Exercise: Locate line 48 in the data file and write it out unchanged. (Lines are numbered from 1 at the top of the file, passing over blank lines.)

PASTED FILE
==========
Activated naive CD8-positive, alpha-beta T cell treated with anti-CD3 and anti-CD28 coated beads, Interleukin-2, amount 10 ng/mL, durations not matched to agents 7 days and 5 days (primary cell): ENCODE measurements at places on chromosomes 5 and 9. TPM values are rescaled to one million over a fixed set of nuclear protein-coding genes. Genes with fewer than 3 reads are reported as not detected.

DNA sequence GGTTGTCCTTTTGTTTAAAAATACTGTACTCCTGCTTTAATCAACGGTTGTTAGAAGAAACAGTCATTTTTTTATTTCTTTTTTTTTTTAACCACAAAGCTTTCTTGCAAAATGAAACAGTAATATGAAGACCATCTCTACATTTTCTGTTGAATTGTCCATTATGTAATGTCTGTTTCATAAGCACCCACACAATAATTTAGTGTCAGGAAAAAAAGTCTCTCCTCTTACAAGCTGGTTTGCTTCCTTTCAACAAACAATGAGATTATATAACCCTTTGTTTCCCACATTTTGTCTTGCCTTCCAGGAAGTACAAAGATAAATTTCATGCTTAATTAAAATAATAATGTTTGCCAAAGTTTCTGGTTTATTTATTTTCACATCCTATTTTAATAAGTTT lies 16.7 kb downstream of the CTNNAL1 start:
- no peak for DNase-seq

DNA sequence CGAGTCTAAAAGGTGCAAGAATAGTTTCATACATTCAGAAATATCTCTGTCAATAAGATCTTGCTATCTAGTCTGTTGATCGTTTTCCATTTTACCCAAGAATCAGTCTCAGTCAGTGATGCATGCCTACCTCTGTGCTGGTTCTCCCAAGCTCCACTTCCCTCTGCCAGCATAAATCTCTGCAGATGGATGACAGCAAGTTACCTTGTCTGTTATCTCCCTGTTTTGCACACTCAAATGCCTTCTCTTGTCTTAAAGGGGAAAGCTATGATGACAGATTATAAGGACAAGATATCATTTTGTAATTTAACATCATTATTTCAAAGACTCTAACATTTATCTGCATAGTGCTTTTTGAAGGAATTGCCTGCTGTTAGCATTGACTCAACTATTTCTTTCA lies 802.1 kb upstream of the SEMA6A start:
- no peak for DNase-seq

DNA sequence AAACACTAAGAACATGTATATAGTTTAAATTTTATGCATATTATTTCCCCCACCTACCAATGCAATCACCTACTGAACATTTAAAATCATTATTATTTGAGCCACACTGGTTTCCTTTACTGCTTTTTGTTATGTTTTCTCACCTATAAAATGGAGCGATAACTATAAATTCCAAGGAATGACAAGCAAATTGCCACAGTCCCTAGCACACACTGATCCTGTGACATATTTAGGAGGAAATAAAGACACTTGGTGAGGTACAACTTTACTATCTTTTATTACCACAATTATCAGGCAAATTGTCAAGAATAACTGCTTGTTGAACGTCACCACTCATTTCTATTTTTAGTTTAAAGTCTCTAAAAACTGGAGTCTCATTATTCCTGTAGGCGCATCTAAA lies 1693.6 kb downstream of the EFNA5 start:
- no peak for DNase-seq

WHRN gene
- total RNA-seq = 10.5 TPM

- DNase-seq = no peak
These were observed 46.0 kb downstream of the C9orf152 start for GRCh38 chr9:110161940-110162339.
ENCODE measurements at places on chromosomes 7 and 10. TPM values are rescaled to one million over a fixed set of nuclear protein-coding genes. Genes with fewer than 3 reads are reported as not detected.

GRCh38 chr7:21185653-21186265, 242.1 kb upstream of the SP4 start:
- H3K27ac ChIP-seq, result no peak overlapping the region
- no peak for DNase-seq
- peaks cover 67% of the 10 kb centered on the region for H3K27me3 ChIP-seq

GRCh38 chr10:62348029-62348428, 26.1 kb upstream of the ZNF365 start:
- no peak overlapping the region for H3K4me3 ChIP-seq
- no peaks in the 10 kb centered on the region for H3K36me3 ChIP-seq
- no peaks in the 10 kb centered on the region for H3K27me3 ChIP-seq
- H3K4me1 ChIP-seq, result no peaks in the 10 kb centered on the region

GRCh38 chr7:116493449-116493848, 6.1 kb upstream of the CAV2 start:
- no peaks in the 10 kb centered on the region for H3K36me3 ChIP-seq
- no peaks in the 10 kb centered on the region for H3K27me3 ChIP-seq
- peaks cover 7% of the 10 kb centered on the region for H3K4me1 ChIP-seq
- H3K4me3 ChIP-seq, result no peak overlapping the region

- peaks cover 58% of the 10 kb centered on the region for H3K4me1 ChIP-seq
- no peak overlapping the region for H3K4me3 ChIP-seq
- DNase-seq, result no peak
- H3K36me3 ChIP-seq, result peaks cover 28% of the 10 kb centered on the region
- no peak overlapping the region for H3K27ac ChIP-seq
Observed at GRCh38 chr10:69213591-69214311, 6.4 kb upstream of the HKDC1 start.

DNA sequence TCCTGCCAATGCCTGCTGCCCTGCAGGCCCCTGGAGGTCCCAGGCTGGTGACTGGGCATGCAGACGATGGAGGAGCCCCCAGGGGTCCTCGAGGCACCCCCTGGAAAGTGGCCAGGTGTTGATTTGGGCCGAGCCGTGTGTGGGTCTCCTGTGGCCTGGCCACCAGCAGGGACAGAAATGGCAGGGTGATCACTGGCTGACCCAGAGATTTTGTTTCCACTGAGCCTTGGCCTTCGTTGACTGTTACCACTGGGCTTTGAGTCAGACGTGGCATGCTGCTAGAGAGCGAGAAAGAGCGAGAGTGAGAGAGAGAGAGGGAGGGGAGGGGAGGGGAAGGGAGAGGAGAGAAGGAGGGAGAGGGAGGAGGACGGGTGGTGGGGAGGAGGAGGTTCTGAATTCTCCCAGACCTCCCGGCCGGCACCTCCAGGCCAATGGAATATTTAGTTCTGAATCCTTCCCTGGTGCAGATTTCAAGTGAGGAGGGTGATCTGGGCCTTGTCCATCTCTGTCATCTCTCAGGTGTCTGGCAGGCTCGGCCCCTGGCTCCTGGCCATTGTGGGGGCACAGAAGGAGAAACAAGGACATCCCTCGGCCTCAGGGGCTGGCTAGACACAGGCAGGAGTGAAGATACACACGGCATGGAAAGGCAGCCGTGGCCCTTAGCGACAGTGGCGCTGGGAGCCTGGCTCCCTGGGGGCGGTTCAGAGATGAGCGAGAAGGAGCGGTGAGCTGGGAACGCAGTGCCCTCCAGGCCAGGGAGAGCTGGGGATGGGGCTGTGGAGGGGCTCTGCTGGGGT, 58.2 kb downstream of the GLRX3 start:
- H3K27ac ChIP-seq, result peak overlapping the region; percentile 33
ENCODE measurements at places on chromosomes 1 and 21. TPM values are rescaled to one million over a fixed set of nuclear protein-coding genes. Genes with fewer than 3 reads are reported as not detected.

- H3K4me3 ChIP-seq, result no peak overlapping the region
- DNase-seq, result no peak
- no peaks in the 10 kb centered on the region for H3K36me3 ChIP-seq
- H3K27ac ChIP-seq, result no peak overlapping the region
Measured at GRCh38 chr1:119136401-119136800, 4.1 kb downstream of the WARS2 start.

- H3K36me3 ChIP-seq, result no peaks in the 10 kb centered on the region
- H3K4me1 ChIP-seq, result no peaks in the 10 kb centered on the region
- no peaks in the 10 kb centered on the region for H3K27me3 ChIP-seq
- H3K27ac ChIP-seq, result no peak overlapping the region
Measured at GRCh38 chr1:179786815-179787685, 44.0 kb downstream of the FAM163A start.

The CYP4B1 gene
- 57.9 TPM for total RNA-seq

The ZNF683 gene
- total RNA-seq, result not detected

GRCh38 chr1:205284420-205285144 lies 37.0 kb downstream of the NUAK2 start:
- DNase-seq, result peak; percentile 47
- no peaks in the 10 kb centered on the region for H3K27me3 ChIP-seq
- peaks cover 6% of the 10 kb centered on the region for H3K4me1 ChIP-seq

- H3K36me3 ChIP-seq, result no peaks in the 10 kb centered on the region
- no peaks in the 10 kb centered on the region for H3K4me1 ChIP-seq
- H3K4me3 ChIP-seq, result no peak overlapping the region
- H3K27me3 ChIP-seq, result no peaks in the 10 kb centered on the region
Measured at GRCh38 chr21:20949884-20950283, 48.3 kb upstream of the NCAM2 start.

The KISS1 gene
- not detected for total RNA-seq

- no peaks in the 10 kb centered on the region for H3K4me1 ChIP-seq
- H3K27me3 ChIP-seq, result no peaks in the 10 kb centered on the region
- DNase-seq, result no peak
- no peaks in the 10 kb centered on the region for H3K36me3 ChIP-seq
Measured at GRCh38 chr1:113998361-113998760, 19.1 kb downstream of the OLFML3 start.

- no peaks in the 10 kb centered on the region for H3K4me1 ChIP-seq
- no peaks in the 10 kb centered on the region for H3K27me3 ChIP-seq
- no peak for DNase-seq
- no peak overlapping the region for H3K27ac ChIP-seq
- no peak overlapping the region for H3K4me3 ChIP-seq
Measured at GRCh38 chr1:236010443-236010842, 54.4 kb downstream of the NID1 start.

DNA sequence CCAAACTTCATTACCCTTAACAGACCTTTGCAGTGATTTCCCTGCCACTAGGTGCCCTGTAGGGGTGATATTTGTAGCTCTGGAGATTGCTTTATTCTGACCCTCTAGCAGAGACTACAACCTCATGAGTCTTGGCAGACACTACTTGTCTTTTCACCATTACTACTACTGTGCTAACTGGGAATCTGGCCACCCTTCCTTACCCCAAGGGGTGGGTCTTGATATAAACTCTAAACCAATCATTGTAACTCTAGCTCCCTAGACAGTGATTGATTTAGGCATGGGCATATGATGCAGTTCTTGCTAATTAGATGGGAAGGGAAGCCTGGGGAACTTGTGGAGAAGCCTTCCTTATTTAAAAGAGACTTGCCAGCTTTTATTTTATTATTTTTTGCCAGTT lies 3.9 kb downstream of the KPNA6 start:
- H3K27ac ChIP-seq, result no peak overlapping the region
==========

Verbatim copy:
The ZNF683 gene